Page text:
Almere, founded in 1976 on reclaimed land, is fast becoming the fifth largest city in the Netherlands. Having already realised a new city centre, Almere now plans Olympiakwartier as a secondary centre to boost density and quality of life. The total area has been split into 82 volumes of which MVRDV will design 40. In order to achieve a greater urban variety, 42 of the 82 buildings will be designed by 24 different architecture offices from Europe, Japan and America.
Almere, founded in 1976 on reclaimed land, is growing fast into becoming the fifth largest city of the Netherlands. After realizing a new city centre, Almere now builds Olympiakwartier as a secondary centre. Amsterdam based housing association Stadgenoot commissioned MVRDV to be planner for 60,000m2 of flexible work space, 120,000m2 housing (1,000 homes), 15,000m2 education, 2,000m2 commercial space, 2,640 parking spaces and various public spaces. This total has been split into 82 volumes of which MVRDV will design 40. In order to reach a great urban variety within the ambitious plan, 42 of the in total 82 buildings will be designed by 24 different architecture offices from Europe, Japan and America.
The plan demands individual development of the buildings: a dense mix of living and working leading to a complex urban condition. Retail, a public square and communal gardens are also part of the comprehensive plan which introduces inner city life to the mostly suburban typology of Almere. Flexibility is a key objective: All ground floors and part of the office and apartment buildings are designed to facilitate future change of use.
Some buildings are designed without a defined function yet: In this way the owner, Stadgenoot, can adjust the district more and more to the needs of the growing new town and its inhabitants.
Each selected office will design two different buildings ranging from 500m2 to 5,000m2. Within the guidelines developed by MVRDV a variety of buildings was designed which are despite the differences efficiently to construct as they all share structural characteristics. Each building has a strong character and offers either individually styled living quarters to inhabitants or a clear identity to companies. The MVRDV designs are spread out over the district and offer calm moments within the often expressive designs of the invited architects, bringing the neighbourhood into balance.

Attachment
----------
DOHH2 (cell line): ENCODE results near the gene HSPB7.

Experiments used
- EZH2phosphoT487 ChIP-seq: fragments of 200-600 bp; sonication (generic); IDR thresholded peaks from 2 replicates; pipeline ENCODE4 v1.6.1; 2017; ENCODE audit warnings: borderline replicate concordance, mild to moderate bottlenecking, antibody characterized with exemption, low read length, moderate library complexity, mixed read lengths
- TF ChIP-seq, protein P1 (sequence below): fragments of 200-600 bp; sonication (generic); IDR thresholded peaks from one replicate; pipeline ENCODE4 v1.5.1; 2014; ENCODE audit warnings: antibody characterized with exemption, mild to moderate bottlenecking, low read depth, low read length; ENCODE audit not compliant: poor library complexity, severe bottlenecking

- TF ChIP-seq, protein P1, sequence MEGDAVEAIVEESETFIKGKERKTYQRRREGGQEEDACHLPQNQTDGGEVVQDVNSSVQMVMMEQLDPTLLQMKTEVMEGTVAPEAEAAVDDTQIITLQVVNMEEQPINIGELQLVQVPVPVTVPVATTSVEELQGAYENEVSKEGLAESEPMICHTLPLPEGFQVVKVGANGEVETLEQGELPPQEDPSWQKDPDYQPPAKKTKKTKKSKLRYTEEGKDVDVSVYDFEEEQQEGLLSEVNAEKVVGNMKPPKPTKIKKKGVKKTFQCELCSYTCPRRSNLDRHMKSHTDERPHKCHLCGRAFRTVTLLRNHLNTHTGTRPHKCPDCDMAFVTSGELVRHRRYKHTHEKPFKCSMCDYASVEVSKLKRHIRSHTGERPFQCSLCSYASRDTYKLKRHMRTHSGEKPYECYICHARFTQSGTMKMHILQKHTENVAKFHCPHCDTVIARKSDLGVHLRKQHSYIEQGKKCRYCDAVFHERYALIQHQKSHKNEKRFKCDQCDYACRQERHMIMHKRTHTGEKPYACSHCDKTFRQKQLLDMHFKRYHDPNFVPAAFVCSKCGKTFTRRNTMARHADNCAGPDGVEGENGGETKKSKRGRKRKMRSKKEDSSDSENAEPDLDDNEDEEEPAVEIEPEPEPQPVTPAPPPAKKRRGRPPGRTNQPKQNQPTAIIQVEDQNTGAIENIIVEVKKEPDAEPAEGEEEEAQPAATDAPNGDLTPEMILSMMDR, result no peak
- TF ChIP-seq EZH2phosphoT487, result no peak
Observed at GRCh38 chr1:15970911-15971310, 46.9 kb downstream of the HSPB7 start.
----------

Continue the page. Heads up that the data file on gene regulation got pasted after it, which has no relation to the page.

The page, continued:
The architect’s selection consists of a varied group of offices, from young and conceptual to more established architects, in order to create true urban variety. The projects will be realized by a group of experienced construction companies under quality care of MVRDV and Stadgenoot who are joint client to the architects, an experimental way of development.
A central parking structure serves the urban concept: by avoiding underground large trees can grow in the communal gardens in the various communal court yards. The central location to station cars guarantees pedestrian traffic. The parking structure is set to be the centre of the neighbourhood with shops and a drive-in cinema. A combination of natural ventilation, daylight and a green interior court make the structure pleasant to use and energy efficient. The scale of the garage, allows double use and brings down the total number of parking spaces in the area.
MVRDV has recently combined the designs into a financially feasible definitive design which assembles comment by Stadgenoot and the construction companies who are part of the process from an early stage on. This innovative construction method, the so-called ‘chain-integration’ is geared towards early problem recognition and solving. Amsterdam Housing corporation Stadgenoot is developer of the ambitious plan whilst MVRDV is main architect. Olympiakwarter is part of the larger Almere Poort urban plan developed by the city of Almere.
- Principal in charge
- Project Negotiation